After much research into my…

    Submitted by: guest-paddler on 5/7/2003
    After much research into my needs as a sea kayaker, I recently purchased a used, Kevlar Currituck. My needs were determined after a number of trips in heavy winds with predominantly male groups of kayakers. (I am an average-sized female.)

    Primarily I needed a boat that tracked well in winds and required minimal effort to keep at cruising speed. I interpreted this to mean a longer, lower volume boat than what I had been paddling. I felt that the longest boat that I could store was 17', more or less.

    I also wanted a boat with rubber hatch covers weighing no more than 50 lbs with a skeg. I paddled a few boats that seemed to fit these requirements.

    The Currituck has not disappointed me. It has moderate primary and secondary stability. It tracks well enough without the skeg that I can devote most of my energy to forward motion, and with the skeg it tracks like a train. However, it is surprisingly maneuverable without having to put it very far up on edge.

    It appears to cut through waves more easily than most other boats. When we hit rougher water, I quickly catch up to paddlers who were pulling away from me in the flatter stuff. The ride is smooth and feels secure.

    The VCP hatches are dry, and I really appreciate the larger, oval front hatch. The seat is very comfortable for me, and the curved, padded thigh braces are properly located for someone my height (5'5" on the leggy side).

    The only cons that I can find are: difficulty in paddling the boat backwards without turning, and a lot more wasted space between the seat and the bulkhead of the day hatch than I would like.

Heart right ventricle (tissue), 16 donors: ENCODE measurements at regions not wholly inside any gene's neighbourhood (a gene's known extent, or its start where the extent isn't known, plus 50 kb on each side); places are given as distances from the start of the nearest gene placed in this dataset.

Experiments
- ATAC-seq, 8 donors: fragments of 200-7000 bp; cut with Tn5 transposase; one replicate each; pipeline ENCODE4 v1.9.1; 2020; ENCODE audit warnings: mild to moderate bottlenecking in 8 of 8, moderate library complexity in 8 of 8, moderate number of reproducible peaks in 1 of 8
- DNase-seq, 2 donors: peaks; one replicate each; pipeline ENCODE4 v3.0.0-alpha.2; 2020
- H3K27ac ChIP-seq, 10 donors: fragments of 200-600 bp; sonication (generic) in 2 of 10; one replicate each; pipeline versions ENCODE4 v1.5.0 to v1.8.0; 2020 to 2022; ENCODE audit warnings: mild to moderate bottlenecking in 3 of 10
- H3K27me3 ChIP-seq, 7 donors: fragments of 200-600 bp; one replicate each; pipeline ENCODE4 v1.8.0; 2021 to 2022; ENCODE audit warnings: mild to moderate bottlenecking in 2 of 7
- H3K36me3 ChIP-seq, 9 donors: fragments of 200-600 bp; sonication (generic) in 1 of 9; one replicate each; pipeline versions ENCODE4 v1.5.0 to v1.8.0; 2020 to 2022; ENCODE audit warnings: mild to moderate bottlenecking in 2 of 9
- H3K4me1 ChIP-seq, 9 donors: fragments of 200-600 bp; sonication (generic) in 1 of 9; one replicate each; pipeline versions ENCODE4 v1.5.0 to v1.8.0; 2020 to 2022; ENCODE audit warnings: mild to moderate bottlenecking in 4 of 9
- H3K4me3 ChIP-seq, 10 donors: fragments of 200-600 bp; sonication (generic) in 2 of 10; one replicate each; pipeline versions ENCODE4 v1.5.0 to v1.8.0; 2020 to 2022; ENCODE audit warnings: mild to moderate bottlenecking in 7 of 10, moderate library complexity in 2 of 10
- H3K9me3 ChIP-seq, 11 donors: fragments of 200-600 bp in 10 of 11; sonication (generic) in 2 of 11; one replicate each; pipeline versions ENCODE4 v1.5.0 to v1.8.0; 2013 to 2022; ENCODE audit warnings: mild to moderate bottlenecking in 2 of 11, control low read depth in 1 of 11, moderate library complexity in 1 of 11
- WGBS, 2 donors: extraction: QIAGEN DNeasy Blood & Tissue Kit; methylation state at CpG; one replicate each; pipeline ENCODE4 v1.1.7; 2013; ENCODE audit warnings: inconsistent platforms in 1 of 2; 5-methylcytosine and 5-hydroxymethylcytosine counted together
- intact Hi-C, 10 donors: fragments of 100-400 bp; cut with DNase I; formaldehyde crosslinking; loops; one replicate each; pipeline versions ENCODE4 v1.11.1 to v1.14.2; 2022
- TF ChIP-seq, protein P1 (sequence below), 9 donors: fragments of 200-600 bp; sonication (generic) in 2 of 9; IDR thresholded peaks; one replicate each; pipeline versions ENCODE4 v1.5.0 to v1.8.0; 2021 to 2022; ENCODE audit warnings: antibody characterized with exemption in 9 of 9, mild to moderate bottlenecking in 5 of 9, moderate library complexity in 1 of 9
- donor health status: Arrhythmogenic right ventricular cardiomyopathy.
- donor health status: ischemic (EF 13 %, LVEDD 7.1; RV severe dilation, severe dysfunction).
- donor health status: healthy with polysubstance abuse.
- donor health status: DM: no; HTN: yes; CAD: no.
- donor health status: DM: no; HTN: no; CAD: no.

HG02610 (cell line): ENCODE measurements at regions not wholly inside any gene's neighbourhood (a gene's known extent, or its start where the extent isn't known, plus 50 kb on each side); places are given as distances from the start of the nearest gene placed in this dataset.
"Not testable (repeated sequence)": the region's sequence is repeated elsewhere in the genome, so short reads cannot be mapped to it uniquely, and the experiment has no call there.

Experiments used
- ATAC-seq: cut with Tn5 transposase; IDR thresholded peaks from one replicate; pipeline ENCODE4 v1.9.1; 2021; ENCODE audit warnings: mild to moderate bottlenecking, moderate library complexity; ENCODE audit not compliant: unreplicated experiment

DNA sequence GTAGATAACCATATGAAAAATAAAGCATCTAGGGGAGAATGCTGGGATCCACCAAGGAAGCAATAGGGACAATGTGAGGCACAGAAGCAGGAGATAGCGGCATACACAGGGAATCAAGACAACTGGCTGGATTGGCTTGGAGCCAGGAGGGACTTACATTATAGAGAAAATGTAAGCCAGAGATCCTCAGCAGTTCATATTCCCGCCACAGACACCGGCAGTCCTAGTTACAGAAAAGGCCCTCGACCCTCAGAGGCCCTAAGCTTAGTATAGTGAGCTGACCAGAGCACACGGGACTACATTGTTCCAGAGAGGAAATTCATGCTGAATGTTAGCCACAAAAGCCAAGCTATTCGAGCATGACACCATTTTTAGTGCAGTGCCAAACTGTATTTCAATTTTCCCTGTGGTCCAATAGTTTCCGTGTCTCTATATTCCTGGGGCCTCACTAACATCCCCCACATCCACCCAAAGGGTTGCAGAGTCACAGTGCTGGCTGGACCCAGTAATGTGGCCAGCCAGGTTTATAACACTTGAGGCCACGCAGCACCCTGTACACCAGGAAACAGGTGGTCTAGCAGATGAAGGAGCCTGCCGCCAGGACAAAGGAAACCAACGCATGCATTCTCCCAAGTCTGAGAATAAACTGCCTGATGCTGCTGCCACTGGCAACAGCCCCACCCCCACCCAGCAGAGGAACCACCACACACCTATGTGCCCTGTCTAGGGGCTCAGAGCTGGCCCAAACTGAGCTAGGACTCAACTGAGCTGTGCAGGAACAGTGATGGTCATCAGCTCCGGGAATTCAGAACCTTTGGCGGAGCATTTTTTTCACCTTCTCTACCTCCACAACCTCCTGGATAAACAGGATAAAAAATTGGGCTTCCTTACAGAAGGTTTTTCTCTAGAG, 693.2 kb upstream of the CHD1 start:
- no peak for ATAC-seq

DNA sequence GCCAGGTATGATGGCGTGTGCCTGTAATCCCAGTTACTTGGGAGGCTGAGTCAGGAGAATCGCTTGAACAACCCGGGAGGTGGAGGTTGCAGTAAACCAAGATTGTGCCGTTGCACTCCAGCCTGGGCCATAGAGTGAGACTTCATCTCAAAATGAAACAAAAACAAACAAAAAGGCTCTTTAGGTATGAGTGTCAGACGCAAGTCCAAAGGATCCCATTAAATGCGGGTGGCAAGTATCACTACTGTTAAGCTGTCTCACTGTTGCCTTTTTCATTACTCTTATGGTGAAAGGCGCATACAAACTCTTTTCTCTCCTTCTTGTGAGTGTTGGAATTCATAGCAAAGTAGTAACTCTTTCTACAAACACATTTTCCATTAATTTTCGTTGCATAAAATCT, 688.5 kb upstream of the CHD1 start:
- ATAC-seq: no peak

I got a chance to paddle the…

    Submitted by: guest-paddler on 3/17/2003
    I got a chance to paddle the Currituck yesterday on a very fast river, the Sandy, and then down the Columbia river, here in Oregon. Total mileage 15NM. 2 in swift water, 13 in flat with light current, no wind. I weight 185lbs and had my full day kit (15lbs)

    The boat handled well. Very well balanced and predictable. Peel outs and eddy turns in swift current were spot on with the hull fully releasing. Edge control, again, was well balanced and predictable. I was able to surf some standing waves and the boat handled well. The full, loose bow gave a fairly dry ride when I was on the sweet spot on the wave. Of course when I fell off the wave it pearled and buried in the green water. In the flatwater the boat seemed to accelerate well and held it's glide quite nicely. When turning the boat flat, the hull had a very predictable YAW pattern and the yaw was easily stopped or left to keep tuning. Very nice. Edged the boat spun around quickly. In a bit of very light (3-5 knot) wind the boat weathercocked a bit, as expected, but was easily countered with boat tilt and sweep. The skeg really stopped the WC desires at a bit of loss in glide. The skeg is 3/8" thick plastic.

    The cockpit is comfortable and well appointed, tho I wish the coaming was 1-2" longer. I couldn't quite raise one leg without lifting my butt. Knee braces were padded tho not much to grab on to. The backstrap is very nice and fully adjustable. The deck rigging is adequate tho could use a few more fittings/ bungies for forward spare paddle placement. Bungie and perimeter lines were poorly tentioned. Perimeters were too tight and bungies too loose. Go figure. Grab handles were comfy for the carry but would be a PITA in a gnarly swim. Seemed to have enough volume and stowage for an expedition load for someone around 150 lbs. I would be pushing it with a full load.

    All in all, a very nice boat, especially for the value.


    This is a great boat for an…

    Submitted by: guest-paddler on 1/13/2003
    This is a great boat for an intermediate paddler or above. It rolls like a dream, tracks fairly well (great with skeg) and handles rough water well. The plastic lid hatch covers work far better than the types used in other, earlier Impex boats. Hathes stay dry after many rolls and hours in rough water. While it's a quick boat, it also turns fairly easily.